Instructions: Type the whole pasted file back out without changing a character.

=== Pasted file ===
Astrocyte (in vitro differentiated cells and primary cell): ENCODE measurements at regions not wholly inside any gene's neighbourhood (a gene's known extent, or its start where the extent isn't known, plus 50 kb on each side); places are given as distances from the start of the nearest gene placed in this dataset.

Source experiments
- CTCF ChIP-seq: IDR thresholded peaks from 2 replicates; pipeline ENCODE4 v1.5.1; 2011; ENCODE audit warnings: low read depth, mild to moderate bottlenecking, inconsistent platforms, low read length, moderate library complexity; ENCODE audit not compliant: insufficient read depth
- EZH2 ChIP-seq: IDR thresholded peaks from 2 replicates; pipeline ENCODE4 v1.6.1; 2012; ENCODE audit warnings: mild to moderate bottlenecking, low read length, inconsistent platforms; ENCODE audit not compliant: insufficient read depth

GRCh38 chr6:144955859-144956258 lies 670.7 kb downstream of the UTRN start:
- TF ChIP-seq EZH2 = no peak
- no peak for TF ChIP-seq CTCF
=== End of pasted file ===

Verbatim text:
Astrocyte (in vitro differentiated cells and primary cell): ENCODE measurements at regions not wholly inside any gene's neighbourhood (a gene's known extent, or its start where the extent isn't known, plus 50 kb on each side); places are given as distances from the start of the nearest gene placed in this dataset.

Source experiments
- CTCF ChIP-seq: IDR thresholded peaks from 2 replicates; pipeline ENCODE4 v1.5.1; 2011; ENCODE audit warnings: low read depth, mild to moderate bottlenecking, inconsistent platforms, low read length, moderate library complexity; ENCODE audit not compliant: insufficient read depth
- EZH2 ChIP-seq: IDR thresholded peaks from 2 replicates; pipeline ENCODE4 v1.6.1; 2012; ENCODE audit warnings: mild to moderate bottlenecking, low read length, inconsistent platforms; ENCODE audit not compliant: insufficient read depth

GRCh38 chr6:144955859-144956258 lies 670.7 kb downstream of the UTRN start:
- TF ChIP-seq EZH2 = no peak
- no peak for TF ChIP-seq CTCF